Catriel's book in progress: The Temple of Jerusalem, A Pilgrim’s Perspective; A Guided Tour through the Temple and the Divine Service
Last issue’s (VAYEITZEI) TTriddles:
This week's TTriddles:
Israel Center Miscellany
Judaism A-Z Hotline
Help young couples (evacuees and children of evacuees) from Gush Katif and N. Shomron get ready for the arrival of their babies - Tzedaka - Matan B’Seter; The money collected will be used to buy carriages, cribs, layettes... Make checks out to the Israel Center. Write on the envelope: Gush Katif - Baby Fund, Also collecting good second-hand baby items, For more info. call Sara 0505-444-397
Please help light a “Chanuka candle” for those who are too sick to do so for themselves. Please make a generous contribution to our Chessed Fund to help people close to the poverty line.
Who's Who and What's What - The People and Programs of OU Israel by Rabbi Avi Baumol
There are certain signs which give you an inkling that we are in Meshiachtzeit (the days of final redemption). One of the signals in my mind is witnessing four Jewish organizations -- each one quite distinct outlooks, constituents, and modes of operation -- working together in harmony. OU, the Jewish Agency, Touro College, and the Government of Israel are working together to make a unique seminary come alive. No backstabbing, no glory snatching, and no lashon hara; instead a spirit of joint venture, similar goals of love for the land, people, and tradition of Israel. This description befits the exceptional story of Machon Maayan - a post high school North American girls seminary.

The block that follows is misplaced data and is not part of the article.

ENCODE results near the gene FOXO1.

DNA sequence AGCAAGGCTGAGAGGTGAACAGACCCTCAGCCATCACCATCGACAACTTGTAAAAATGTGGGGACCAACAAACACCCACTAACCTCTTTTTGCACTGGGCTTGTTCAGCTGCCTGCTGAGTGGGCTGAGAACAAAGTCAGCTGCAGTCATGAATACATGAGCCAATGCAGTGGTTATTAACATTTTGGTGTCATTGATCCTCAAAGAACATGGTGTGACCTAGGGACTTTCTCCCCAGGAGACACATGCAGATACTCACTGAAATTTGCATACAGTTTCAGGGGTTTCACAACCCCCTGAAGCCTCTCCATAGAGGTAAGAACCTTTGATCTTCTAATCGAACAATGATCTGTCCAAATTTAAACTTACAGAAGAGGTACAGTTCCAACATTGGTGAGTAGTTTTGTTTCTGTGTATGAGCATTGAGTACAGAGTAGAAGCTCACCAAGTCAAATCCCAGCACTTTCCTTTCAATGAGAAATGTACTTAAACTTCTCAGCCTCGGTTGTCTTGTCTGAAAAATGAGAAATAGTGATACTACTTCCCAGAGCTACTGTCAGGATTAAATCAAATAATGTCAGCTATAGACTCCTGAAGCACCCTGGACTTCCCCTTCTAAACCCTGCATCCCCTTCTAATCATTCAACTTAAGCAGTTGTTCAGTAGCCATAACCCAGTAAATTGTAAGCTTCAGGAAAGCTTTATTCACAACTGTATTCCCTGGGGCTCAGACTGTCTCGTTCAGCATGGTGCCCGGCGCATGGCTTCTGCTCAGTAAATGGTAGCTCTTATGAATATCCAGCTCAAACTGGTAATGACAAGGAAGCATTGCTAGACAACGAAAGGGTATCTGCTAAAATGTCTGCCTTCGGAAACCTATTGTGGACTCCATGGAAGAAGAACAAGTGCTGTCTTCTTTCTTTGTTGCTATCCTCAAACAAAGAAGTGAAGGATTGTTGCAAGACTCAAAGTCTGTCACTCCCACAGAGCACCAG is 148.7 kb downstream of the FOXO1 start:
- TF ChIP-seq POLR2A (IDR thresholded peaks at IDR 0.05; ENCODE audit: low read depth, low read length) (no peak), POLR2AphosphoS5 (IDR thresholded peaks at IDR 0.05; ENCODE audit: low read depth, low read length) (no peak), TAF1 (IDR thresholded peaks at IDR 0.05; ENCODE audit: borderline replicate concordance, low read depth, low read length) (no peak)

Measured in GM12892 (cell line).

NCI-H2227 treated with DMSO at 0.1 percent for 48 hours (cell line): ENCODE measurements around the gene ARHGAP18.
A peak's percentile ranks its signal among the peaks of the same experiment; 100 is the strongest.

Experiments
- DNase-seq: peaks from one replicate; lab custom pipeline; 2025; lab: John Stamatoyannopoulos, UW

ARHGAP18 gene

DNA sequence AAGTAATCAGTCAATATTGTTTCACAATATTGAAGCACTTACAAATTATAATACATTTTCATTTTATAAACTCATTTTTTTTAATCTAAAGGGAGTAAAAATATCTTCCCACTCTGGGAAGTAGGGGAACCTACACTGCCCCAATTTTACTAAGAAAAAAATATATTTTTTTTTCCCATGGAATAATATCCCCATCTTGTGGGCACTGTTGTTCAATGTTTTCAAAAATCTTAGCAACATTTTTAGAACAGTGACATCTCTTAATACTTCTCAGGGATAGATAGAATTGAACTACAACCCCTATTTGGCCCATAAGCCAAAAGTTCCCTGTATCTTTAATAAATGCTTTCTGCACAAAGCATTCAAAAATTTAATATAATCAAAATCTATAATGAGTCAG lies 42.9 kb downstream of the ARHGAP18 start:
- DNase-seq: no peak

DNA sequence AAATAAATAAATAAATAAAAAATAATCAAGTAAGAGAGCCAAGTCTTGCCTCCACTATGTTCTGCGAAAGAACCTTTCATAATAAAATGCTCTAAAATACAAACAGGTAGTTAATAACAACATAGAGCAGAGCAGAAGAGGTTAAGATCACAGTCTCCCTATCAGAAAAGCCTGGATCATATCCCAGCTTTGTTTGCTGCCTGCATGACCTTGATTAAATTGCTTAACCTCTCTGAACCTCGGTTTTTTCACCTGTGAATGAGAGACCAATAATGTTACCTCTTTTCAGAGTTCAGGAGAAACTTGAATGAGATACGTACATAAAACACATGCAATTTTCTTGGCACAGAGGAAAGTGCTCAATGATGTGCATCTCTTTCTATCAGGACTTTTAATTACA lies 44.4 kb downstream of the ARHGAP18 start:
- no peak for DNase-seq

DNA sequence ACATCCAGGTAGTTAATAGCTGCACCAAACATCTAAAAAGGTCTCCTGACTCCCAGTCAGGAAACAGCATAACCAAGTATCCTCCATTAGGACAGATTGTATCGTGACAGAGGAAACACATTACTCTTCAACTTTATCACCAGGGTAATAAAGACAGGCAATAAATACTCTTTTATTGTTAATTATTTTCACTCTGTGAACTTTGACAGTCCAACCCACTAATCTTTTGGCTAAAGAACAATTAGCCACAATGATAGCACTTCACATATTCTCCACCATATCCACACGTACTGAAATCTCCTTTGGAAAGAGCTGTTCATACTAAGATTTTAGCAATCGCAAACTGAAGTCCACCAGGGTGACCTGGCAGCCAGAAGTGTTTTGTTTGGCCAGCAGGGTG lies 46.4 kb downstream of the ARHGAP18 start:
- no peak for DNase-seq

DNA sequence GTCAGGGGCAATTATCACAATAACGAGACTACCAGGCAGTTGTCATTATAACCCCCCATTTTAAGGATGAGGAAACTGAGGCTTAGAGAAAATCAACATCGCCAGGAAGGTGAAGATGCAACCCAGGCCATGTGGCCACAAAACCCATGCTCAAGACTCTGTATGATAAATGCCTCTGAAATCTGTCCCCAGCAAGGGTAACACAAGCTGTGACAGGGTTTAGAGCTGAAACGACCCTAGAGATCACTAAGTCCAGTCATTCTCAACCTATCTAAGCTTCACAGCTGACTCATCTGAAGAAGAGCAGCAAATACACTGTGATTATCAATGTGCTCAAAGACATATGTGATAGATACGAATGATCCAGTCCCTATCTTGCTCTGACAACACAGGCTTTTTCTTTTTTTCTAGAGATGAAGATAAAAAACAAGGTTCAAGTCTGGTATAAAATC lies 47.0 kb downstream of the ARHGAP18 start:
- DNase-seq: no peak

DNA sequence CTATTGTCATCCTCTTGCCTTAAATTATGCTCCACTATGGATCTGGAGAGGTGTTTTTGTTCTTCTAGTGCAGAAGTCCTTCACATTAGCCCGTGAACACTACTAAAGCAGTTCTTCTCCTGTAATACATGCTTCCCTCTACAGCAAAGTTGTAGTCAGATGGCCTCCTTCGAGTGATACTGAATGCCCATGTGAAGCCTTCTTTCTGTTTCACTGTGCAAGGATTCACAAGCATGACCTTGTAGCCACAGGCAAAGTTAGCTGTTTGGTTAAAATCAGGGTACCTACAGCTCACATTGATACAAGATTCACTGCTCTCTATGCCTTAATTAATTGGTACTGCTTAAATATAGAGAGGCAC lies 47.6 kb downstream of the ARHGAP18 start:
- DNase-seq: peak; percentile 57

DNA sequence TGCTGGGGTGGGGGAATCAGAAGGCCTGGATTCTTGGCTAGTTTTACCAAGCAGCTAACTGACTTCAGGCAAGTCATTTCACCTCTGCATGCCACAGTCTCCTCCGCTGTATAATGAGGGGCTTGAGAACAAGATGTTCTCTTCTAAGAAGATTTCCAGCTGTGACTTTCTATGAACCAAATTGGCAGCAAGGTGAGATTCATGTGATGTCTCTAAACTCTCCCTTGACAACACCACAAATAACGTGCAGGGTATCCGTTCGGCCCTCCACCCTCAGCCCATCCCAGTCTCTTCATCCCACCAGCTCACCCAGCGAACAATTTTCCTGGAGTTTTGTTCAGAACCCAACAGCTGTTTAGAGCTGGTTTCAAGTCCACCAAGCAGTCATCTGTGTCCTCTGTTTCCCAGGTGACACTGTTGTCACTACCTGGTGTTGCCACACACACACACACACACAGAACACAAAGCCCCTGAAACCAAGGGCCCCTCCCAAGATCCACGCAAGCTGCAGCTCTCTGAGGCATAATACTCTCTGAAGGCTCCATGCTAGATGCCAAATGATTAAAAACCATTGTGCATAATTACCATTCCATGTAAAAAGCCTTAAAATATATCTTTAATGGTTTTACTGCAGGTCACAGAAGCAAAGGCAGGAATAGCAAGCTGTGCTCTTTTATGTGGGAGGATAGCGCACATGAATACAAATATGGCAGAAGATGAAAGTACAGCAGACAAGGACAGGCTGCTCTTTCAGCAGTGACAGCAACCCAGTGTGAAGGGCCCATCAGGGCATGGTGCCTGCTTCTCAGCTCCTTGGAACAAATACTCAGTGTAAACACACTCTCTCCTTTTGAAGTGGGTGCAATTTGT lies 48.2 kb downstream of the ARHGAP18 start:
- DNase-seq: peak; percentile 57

The brainchild of its director, Rabbi Ira Kosowsky, the new girls Yeshiva aims to reach a population which is the pride of the Orthodox Union in America - NCSY. Through the amazing work of Rabbi Steve Burg and the previous National directors of NCSY, a young intelligent group of girls emerged with a desire to learn in Israel. Until this year, the OU never had a program it called its own; instead girls would choose one of the many existing programs, and some would end up lost.
Machon Maayan started this year in September with 39 students, a remarkably successful beginning, but the quality of the girls is its greatest asset. Last week at its official opening, the programs, multimedia presentation and divrei Torah were all provided by these young women. Their quick progress in spiritual drive, commitment to learning and excitement about Eretz Yisrael is a testament to the great work of well- loved, dynamic Rabbi Kosowsky, and the knowledgeable and spiritually inspiring Mashgiach Ruchani, Rabbi Ben Tzion Goldfischer. Together they aim to build this program to unlimited heights.